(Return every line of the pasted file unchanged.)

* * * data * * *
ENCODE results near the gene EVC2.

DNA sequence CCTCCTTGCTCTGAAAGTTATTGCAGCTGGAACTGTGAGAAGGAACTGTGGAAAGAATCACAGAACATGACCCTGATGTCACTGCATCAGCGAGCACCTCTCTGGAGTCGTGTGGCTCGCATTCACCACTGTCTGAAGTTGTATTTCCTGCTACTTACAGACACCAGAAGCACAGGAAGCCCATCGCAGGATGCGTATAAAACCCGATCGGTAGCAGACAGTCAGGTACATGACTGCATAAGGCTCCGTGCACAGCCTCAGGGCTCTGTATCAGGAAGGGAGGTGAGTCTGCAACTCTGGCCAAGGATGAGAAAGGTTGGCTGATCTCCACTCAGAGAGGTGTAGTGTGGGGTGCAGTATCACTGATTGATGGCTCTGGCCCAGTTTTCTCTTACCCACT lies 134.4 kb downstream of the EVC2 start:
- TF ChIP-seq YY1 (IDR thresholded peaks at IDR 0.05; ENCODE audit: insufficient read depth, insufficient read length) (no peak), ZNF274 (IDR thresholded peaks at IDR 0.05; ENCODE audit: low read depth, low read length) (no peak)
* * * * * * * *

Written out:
ENCODE results near the gene EVC2.

DNA sequence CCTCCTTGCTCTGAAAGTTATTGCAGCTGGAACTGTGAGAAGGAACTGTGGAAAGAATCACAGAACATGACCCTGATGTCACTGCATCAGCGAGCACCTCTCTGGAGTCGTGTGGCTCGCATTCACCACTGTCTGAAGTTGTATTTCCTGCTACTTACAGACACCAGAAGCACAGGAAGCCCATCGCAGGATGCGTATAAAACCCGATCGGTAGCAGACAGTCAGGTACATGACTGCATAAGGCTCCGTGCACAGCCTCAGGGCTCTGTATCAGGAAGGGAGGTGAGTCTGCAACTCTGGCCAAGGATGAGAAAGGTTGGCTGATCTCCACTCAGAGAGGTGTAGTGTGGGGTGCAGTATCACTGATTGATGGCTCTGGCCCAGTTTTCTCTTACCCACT lies 134.4 kb downstream of the EVC2 start:
- TF ChIP-seq YY1 (IDR thresholded peaks at IDR 0.05; ENCODE audit: insufficient read depth, insufficient read length) (no peak), ZNF274 (IDR thresholded peaks at IDR 0.05; ENCODE audit: low read depth, low read length) (no peak)